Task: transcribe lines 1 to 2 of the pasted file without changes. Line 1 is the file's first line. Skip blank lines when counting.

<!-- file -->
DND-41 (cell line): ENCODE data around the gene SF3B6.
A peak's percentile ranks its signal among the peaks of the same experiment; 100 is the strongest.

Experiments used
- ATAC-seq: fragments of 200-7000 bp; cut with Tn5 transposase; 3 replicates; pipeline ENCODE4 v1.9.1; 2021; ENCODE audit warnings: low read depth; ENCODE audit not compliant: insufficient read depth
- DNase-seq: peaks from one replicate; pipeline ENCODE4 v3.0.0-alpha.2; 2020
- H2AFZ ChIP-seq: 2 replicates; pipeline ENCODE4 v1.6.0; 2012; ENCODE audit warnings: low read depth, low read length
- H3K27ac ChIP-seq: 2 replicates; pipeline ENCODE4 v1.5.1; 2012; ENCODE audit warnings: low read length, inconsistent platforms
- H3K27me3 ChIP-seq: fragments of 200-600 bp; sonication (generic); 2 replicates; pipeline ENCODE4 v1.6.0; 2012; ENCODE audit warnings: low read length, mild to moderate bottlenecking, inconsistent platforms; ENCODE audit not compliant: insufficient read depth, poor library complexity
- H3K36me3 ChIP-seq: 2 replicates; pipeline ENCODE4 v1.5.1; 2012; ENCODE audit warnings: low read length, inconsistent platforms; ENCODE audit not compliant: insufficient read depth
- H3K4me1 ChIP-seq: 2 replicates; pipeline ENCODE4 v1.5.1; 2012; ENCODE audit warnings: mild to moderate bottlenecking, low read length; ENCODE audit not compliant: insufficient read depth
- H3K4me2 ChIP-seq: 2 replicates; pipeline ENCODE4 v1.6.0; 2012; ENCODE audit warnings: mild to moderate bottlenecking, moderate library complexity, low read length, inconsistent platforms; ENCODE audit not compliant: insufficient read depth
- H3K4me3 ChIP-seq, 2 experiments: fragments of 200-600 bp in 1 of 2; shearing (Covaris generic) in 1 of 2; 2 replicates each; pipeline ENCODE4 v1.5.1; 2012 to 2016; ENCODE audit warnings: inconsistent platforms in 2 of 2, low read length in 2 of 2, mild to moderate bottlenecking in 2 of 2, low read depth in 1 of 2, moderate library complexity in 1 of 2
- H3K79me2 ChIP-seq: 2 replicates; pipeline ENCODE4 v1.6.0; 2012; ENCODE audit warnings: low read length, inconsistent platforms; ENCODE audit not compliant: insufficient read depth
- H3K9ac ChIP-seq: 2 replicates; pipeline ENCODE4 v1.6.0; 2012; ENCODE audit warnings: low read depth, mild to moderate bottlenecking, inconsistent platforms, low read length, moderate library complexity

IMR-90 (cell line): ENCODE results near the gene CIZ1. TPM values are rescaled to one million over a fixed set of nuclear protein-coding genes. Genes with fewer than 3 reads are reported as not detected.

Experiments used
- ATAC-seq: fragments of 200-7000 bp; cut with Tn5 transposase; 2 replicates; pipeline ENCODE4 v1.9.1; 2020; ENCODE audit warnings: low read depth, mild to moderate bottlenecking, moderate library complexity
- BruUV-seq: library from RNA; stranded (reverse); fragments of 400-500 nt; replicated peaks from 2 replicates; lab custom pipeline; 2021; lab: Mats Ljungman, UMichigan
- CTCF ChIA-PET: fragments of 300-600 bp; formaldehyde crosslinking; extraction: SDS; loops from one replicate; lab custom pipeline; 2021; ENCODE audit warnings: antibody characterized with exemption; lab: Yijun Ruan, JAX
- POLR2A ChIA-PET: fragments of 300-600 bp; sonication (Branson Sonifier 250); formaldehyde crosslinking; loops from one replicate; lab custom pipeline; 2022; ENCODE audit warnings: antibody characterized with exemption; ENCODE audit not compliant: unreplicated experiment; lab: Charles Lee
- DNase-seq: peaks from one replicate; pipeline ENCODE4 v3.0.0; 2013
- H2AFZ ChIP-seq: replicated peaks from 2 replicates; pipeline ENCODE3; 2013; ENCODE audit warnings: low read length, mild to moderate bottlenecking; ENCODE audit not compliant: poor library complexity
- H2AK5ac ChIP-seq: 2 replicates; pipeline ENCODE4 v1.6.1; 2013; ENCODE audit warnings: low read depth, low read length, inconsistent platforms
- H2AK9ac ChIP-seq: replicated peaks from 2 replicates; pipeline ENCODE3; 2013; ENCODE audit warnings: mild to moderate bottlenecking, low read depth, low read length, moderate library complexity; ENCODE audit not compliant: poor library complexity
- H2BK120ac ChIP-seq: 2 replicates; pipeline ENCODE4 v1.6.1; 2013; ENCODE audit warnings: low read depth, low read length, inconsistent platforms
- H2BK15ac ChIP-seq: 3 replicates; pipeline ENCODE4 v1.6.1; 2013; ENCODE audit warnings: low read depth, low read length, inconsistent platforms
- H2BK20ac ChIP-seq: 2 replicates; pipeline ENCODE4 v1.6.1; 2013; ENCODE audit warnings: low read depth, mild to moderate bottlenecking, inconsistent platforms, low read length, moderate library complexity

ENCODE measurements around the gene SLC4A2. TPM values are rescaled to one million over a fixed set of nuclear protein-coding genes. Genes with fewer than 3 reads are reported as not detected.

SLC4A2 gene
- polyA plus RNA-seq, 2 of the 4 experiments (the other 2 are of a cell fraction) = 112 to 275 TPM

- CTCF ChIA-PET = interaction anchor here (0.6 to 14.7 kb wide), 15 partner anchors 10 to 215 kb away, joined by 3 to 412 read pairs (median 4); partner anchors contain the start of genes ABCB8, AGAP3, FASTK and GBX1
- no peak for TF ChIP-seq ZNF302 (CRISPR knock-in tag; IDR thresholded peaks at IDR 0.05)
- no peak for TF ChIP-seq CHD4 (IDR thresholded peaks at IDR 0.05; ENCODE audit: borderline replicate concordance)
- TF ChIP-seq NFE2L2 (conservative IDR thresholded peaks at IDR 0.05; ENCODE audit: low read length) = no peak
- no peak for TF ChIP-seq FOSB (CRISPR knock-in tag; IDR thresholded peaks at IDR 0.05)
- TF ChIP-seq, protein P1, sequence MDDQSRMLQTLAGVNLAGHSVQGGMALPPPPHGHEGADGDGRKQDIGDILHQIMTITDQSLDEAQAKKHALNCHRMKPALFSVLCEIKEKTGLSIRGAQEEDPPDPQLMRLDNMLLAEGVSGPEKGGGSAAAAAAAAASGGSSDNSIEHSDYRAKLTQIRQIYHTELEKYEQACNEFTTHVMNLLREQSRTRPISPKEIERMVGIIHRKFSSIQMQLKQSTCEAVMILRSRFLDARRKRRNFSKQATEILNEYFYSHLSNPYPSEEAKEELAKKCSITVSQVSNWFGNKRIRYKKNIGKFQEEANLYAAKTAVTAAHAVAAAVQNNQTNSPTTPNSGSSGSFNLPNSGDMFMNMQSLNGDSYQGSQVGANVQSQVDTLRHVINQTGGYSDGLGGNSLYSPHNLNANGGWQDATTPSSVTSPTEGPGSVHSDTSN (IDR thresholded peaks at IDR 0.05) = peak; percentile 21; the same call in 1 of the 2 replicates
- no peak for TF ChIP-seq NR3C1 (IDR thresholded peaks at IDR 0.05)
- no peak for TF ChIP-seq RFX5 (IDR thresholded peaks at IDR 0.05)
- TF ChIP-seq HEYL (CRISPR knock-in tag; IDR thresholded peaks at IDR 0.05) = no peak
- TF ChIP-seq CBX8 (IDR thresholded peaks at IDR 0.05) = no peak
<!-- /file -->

DND-41 (cell line): ENCODE data around the gene SF3B6.
A peak's percentile ranks its signal among the peaks of the same experiment; 100 is the strongest.